Understanding the Cover 3 Zone Defense in Football

The three defensive backs help protect against long passes

Cover 3 Defense
Andrew St. Clair

The cover 3 zone is a standard defensive scheme for the secondary and linebackers in all levels of football, from youth teams to the National Football League. As the name implies, the cover 3 zone deploys three deep defensive backs to cover their respective thirds of the field (see figure).

The basic philosophy behind the cover 3 zone is to provide a good balance of run and pass defense. By providing more deep defenders than the cover 2 zone, this defensive scheme makes it more difficult for teams that focus on long passes to come up with big plays down the field.

Positions in the Cover 3 Zone

The three deep zones in the cover 3 are most often covered by the two cornerbacks (left and right thirds of the field) and the free safety (middle third), called "free" because he usually roams the defensive backfield and is the last line of defense.

The strong safety, so named because he plays on the side of the line of scrimmage that has an extra lineman, has curl/flat responsibility on the strong side, meaning pass routes up to 10 yards past the line of scrimmage and out to the sideline (the "flat"). The "Will," or weak side, linebacker, has responsibility for the same zone on the weak side.

Strengths of the Cover 3 Zone

This scheme has great strengths, including a balanced defensive philosophy against the run and pass. There are three deep defenders, which means less ground for them to cover compared to a cover 2. If the defensive line is strong and the players are disciplined, a team can make the cover 3 zone a standard tool in the defensive toolbox.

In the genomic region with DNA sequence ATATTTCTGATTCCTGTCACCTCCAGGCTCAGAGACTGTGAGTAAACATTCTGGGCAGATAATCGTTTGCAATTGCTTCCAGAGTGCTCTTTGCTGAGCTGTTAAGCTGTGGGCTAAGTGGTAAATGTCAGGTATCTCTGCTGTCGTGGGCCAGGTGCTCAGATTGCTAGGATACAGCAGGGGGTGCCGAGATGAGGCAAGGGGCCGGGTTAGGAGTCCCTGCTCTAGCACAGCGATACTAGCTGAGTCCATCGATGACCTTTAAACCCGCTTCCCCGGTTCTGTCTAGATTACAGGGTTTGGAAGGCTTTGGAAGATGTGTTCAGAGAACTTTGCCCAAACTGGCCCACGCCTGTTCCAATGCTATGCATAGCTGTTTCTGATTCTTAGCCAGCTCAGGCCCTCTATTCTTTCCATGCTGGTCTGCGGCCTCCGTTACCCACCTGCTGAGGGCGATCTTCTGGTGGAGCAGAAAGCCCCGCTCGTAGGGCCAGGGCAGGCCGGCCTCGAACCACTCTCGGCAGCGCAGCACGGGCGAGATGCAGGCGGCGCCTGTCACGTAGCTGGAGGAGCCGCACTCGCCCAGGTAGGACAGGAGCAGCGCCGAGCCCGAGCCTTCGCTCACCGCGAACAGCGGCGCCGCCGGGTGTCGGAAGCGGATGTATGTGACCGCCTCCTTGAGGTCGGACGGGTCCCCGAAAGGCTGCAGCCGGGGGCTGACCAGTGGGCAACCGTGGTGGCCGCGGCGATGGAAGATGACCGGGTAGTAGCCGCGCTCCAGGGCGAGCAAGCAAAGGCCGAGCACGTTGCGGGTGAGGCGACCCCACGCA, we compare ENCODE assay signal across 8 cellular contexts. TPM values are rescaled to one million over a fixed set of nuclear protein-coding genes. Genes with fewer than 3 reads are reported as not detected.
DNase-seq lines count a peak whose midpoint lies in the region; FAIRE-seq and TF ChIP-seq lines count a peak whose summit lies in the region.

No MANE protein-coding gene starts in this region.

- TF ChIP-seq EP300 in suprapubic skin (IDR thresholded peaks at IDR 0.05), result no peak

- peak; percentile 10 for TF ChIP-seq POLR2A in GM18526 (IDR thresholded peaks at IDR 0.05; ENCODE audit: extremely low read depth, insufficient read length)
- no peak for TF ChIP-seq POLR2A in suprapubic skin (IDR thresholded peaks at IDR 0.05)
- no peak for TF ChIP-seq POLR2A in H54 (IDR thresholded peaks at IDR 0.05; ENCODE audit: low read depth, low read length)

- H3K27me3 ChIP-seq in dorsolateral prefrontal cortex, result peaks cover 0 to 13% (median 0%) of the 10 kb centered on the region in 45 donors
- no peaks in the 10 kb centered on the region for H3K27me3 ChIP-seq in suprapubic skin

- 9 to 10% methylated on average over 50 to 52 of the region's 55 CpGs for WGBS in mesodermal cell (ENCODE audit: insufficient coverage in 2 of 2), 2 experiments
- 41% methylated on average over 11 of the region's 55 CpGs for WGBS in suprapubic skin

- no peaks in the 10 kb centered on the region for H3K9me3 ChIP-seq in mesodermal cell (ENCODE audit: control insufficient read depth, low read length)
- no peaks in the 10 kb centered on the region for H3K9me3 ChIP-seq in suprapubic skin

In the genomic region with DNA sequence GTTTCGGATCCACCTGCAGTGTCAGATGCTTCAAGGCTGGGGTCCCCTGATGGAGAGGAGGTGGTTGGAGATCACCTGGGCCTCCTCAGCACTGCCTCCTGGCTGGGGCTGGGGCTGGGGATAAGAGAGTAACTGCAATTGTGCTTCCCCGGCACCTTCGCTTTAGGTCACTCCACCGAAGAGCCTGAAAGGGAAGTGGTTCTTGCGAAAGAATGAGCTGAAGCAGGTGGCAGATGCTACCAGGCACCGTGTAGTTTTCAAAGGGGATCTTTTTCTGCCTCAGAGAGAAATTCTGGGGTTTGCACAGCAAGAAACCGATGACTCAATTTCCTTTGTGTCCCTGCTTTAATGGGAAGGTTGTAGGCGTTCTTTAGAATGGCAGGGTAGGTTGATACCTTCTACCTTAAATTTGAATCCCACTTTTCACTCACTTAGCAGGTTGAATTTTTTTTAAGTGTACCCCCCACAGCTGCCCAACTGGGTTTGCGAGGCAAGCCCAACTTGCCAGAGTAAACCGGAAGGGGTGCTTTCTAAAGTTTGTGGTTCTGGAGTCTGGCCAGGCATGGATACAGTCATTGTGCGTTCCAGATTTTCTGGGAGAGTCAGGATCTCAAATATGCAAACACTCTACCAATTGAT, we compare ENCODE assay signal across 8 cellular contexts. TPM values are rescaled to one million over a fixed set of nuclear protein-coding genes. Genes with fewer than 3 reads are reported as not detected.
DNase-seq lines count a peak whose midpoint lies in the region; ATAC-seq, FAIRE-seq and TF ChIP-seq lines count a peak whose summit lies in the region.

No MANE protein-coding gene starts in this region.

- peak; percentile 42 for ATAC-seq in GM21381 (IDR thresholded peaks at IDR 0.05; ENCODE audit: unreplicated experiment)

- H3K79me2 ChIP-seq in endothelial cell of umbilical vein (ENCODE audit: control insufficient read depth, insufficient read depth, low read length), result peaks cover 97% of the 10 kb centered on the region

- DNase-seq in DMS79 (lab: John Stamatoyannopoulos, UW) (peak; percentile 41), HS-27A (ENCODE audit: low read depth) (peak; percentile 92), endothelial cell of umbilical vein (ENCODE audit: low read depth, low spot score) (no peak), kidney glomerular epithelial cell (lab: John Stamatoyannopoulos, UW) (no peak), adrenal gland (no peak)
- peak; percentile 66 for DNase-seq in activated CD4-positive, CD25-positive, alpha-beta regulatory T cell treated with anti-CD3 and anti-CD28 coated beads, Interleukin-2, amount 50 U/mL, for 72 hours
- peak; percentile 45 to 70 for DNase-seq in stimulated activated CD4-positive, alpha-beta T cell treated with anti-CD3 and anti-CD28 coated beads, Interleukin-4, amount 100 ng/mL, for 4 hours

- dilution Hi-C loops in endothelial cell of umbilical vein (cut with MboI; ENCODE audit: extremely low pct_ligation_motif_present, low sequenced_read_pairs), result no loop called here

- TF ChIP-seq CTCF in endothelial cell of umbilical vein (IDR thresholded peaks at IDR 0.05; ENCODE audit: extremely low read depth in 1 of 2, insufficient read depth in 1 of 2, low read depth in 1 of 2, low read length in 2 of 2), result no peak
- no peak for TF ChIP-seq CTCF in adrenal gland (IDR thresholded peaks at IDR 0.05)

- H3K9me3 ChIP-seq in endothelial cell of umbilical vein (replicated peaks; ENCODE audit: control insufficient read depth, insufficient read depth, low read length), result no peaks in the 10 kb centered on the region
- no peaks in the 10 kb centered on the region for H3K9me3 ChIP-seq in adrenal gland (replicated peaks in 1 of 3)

Weaknesses of the Cover 3 Zone

The defense in cover 3 becomes a little vulnerable to short passing routes because the cornerbacks are bailing out of their usual positions to play deep in their zones. While cover 3 provides a good balance between the run and the pass, it is not particularly strong in either area.

Good offensive teams will be able to recognize the cover 3 and change the play at the line of scrimmage, or "call an audible," to capitalize on these weaknesses. If the defense is facing a strong running team, the cover 3 will be less than ideal unless it has great strength in the trenches, the common term for the defensive line positions.

For a well balanced defensive team, the cover 3 is a solid scheme that can work against the run and the pass.

The Cover 2 Zone

By comparison, the cover 2 employs the two safeties in deep coverage, each taking half the area, while the cornerbacks and outside linebackers cover the short pass routes in the flats. The "Mike," or middle, linebacker is responsible for passes in the middle of the field.

The cover 2 zone works well against the run and short passes, but it leaves the safeties with a lot of ground to cover, exposing them to deep pass threats.